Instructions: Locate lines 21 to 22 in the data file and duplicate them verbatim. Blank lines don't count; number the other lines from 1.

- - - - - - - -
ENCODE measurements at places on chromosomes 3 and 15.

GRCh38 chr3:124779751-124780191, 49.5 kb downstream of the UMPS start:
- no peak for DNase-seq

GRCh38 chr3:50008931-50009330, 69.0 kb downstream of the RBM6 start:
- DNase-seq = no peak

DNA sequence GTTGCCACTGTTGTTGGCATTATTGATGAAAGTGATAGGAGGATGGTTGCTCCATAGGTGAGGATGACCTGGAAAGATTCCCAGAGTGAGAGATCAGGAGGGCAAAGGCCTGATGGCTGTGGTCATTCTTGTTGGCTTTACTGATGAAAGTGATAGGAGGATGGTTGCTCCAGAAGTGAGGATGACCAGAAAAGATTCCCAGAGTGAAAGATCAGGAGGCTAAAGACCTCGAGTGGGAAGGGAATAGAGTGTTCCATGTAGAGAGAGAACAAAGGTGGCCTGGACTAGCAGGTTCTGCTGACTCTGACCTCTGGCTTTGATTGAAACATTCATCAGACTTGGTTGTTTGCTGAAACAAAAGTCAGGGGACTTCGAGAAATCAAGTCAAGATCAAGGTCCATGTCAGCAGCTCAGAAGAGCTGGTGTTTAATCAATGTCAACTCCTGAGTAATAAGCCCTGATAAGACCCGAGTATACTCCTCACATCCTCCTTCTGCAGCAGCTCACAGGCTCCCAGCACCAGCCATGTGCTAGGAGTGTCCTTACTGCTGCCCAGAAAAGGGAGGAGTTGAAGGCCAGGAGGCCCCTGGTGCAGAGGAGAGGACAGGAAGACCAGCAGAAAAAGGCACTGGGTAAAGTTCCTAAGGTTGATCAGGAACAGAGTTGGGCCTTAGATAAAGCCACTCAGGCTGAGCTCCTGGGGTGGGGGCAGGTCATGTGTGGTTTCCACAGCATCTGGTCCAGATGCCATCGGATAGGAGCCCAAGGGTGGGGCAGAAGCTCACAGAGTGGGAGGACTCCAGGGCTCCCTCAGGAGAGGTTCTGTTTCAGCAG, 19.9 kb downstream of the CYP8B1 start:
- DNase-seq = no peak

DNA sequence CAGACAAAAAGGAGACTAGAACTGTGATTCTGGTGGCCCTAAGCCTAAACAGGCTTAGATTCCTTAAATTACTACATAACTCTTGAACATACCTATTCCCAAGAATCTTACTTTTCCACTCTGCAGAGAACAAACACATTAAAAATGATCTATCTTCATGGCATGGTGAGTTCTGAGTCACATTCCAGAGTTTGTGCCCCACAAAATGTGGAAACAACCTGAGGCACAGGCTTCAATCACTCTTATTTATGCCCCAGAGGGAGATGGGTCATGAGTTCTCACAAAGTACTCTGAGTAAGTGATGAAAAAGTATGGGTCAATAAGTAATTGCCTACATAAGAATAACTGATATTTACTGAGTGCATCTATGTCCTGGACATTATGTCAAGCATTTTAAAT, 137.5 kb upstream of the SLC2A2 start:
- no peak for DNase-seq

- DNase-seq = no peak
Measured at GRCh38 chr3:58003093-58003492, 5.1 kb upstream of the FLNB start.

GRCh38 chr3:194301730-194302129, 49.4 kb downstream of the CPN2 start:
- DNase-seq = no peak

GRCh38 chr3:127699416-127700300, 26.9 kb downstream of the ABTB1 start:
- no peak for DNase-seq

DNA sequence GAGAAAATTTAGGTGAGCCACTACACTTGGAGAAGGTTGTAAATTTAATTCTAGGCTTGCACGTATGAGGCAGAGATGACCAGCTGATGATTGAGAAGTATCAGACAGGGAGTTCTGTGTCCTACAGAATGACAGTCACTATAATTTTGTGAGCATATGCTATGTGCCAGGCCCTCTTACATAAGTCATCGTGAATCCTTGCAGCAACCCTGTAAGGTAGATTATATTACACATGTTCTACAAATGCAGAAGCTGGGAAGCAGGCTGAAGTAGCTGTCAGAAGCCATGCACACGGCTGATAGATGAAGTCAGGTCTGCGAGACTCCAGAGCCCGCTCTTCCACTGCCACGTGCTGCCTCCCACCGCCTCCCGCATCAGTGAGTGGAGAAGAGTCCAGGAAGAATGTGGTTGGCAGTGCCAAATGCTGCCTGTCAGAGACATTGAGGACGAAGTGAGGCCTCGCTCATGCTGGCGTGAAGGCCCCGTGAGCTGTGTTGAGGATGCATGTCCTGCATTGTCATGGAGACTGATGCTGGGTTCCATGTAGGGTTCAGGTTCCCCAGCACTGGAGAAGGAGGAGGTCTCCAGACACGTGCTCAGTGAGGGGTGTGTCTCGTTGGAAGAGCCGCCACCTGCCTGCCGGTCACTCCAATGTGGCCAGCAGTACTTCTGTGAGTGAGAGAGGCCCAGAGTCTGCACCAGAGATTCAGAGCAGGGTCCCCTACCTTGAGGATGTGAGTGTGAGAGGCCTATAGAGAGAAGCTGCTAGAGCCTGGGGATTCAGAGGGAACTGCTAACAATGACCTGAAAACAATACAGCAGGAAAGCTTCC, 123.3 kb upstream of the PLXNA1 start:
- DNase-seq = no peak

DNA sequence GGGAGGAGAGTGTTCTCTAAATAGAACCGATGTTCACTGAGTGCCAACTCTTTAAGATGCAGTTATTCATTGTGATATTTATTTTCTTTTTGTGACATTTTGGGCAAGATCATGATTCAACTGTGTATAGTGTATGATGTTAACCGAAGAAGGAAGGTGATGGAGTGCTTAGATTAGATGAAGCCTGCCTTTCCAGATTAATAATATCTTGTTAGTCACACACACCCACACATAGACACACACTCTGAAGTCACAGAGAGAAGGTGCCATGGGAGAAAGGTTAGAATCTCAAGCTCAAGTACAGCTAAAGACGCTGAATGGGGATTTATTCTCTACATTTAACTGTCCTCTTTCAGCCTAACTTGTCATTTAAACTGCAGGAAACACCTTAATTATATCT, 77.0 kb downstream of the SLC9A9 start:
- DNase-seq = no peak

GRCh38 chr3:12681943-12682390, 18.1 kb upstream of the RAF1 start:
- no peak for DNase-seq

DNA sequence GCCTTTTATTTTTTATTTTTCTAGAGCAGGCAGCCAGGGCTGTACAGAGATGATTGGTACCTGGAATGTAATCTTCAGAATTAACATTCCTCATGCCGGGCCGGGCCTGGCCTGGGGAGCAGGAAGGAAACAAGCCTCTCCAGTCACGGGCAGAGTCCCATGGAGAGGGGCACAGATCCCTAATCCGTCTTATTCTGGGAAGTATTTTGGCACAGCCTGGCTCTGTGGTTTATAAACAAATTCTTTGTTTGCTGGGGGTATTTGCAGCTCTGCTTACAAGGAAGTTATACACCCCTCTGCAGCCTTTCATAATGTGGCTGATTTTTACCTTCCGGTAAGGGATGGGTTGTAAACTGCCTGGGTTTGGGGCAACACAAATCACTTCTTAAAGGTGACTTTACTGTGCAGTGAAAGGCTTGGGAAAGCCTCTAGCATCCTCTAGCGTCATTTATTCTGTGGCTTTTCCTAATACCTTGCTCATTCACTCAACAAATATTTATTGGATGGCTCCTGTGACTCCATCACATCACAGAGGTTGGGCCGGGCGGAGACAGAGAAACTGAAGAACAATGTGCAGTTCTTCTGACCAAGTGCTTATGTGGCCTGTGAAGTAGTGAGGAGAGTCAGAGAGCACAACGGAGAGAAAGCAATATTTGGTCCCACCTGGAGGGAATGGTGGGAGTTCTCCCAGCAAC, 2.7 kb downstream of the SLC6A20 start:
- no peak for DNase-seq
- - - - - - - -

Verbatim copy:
- no peak for DNase-seq

DNA sequence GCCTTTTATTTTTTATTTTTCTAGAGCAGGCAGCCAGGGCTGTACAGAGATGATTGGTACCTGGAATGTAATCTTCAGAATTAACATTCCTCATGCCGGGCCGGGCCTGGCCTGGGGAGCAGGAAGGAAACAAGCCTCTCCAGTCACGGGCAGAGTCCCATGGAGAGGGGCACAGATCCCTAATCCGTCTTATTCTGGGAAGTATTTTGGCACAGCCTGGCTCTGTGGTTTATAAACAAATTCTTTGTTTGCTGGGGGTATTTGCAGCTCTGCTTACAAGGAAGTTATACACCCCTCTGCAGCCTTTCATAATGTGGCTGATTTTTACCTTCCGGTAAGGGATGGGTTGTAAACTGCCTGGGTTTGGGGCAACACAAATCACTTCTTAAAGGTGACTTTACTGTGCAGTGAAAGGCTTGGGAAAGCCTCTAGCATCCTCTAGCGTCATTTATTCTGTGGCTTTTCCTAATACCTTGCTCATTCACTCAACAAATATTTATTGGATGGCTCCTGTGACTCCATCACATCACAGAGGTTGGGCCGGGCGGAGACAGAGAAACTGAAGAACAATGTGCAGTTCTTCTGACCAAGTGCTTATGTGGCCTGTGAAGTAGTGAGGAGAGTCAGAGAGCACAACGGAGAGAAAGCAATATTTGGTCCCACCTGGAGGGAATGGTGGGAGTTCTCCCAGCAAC, 2.7 kb downstream of the SLC6A20 start: